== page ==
This spring, Liberty Fairs acquired Capsule, a men’s and women’s apparel and accessories show that had been owned by Reed Exhibitions since 2014. Reed, the leading event organizer, holds 500-plus events in more than 30 countries and owns the surf and streetwear-focused Agenda trade fair. Created in 2007 by the New York-based fashion consultancy BPMW, Capsule stages multiple men’s and women’s shows each year in New York, Paris and Las Vegas. A Berlin edition was shuttered two years ago.
Capsule started as a men’s-focused show staged during men’s market weeks and has made its mark by showcasing independent, high-end designers. In 2010, it launched its first women’s edition in New York. In September, the Premium Group purchased a minority stake in Liberty Fairs Fashion Group, a deal that will serve as the precursor to a strategic alignment between the two trade show operators and bring the Liberty, Capsule and Cabana shows to Europe and Premium to the U.S.
On the West Coast, there are plenty of shifts taking place.
The action sports and streetwear trade show Agenda’s flagship Long Beach, Calif., iteration was scrapped by organizers in favor of a festival format taking place in the summer. The Long Beach version of Agenda, previously held biannually, was the largest of the locations and was the city where founder Aaron Levant started the show a decade ago.
Rob Weinstein, vice president of marketing for ReedPop West, said the decision by Agenda parent Reed Exhibitions to shelve the business-to-business show in Long Beach was based on what executives were hearing from vendors.
“We only exist to serve them and what we got from them was the need for a consumer-facing event on this type of scale and that is where their interest lies,” Weinstein said.
Agenda Las Vegas is the remaining Agenda show specifically for the trade and comes back to Nevada in February. Weinstein confirmed, at least in the near term, the focus remains on a business-to-business offering with no plans to convert the Vegas iteration of the show into a similar consumer-facing festival.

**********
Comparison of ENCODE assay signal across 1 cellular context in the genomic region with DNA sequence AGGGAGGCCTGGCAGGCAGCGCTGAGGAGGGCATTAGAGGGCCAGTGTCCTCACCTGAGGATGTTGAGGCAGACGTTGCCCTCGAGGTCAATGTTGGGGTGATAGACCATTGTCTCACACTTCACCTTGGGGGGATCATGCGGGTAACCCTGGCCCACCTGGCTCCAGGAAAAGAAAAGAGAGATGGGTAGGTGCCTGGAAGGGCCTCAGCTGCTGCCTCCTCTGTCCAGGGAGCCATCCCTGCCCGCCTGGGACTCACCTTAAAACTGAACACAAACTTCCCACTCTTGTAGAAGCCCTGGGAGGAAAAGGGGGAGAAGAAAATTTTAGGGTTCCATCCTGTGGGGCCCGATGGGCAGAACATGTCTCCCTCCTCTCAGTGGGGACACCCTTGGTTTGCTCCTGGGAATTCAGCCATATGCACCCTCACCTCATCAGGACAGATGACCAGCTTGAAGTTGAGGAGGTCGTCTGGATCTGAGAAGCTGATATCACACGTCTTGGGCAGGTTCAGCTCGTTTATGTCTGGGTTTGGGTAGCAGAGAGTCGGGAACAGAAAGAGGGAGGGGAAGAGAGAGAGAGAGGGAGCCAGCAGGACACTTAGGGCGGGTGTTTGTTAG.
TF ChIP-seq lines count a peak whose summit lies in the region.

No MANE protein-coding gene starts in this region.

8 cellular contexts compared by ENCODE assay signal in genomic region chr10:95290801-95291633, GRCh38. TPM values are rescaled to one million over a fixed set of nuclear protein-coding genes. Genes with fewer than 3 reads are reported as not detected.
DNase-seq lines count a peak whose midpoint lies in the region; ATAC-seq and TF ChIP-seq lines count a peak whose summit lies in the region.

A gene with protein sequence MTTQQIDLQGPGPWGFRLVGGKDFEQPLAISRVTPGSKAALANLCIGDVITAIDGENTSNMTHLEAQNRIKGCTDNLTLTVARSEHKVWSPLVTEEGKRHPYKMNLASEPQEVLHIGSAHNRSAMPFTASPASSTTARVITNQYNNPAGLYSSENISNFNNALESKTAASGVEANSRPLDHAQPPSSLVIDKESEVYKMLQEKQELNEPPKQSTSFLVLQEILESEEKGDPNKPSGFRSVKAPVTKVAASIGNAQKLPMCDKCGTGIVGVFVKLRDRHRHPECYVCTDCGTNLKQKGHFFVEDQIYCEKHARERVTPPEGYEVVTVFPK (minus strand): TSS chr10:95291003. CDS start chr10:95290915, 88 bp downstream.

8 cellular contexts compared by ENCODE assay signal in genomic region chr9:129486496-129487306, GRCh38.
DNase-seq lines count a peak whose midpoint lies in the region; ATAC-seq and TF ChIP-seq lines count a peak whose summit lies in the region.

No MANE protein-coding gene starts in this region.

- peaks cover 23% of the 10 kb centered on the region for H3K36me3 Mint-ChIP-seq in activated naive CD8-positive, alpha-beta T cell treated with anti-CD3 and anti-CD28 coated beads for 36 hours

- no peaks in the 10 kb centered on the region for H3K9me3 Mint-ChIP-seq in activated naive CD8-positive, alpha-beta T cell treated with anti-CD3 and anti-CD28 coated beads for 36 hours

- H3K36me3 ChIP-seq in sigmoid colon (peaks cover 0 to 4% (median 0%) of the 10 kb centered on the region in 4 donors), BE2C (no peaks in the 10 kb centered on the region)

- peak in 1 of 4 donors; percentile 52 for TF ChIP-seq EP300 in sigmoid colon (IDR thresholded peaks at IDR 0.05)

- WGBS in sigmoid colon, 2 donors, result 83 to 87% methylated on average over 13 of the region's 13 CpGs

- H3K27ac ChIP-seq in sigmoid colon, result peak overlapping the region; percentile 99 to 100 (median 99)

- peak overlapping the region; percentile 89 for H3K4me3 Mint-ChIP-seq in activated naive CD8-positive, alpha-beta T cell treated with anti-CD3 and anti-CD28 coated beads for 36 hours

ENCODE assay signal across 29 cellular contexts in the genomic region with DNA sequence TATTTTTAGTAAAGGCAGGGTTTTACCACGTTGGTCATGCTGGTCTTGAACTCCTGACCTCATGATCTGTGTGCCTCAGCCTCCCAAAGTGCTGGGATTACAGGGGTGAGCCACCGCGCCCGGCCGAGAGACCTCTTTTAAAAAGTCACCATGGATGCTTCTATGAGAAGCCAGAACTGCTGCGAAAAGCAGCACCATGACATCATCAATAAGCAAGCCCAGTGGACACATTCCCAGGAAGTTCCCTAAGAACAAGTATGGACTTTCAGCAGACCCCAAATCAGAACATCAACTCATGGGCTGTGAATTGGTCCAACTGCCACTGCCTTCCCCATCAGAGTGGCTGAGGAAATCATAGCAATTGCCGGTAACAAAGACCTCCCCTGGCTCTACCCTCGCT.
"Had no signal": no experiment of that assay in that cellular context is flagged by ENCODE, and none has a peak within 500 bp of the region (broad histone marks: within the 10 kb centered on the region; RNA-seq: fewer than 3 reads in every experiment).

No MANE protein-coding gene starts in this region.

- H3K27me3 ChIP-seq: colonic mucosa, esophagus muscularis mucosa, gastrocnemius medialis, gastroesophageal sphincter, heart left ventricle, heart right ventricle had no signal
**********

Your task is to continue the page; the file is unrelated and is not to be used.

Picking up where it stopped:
There is change still for Agenda Las Vegas, along with Liberty Fairs as the shows relocate to downtown to The Pavilions at World Market Center.
The move marks a departure from the Sands Convention Center, which is where Agenda and Liberty have been held for a number of years. The shows being held at the Sands, from a logistics standpoint made it easier for buyers to access other Las Vegas shows on the Las Vegas Strip. Complimentary car service will be offered to the new location from the Mandalay Bay and Las Vegas convention centers in a bid to make getting around easier for buyers.
Elsewhere in Vegas, trade show organizers for WWDMAGIC continue to explore digital integration with the physical shows. MAGIC Online launches in February to provide wayfinding and directional tips to buyers, in addition to making personalized suggestions of what vendors should potentially visit based on an individual’s profile.
The goal with MAGIC Online, explained Informa Fashion Group managing director Mark Temple-Smith, is to shore up efficiencies in the buying process while in Vegas. It’s part of a $15 million capital infusion from Informa Fashion Group to be funneled into various developments, including new technologies.
Informa acquired UBM earlier this year, bringing into its fold WWDMAGIC, Coterie and Project among other shows.
Informa reported buyer pre-registration for the upcoming WWDMAGIC up 50 percent from the year-ago period.
Looking at the men’s market, it’s clear some juggling is required this season. While the New York trade shows in January remain unchanged — running in late January after the conclusion of the European runway shows — anyone wanting to attend the February shows in Las Vegas are now presented with a conundrum.
Because of a shift in date by Project due to a venue issue, the shows were moved ahead by a week and will now run Feb. 5 to 7. But that pits them directly against New York Fashion Week which will be holding its men’s runway shows from Feb. 4 to 6.
To lure people to the desert — and align with the Project dates — Liberty is relocating its show downtown to the World Market Center where it will offer a show with “a lot of activations” to mix things up a bit this time around.
Agenda, which has been a longtime partner of Liberty’s, will also be hosting its show at the World Market Center. Interestingly, this is the only traditional trade show Agenda will hold since its flagship event in Long Beach is being converted to a consumer play.
At Project, which will remain at its longtime home at Mandalay Bay, the show will include a partnership with the Metropolitan Fashion Cluster of Montreal for the second season as well as MRket@Project to spotlight sportswear and accessories.
At its New York and Vegas editions, N:ow at Project will be part of the mix. The concept, which centers around the hot streetwear market, made its debut in Vegas in August and will be added to the New York show in January where WGSN and Highsnobiety will hold events related to the section.
The New York and Vegas men’s shows also have a new overseer. Lizette Chin has been named president of men’s wear for Informa, which owns Project, and is being charged with growing Project and MRket. Tommy Fazio, who had overseen the shows until last month, was snagged by Liberty to serve as a consultant to both of its upcoming shows to help acquire brands and retailers to attend.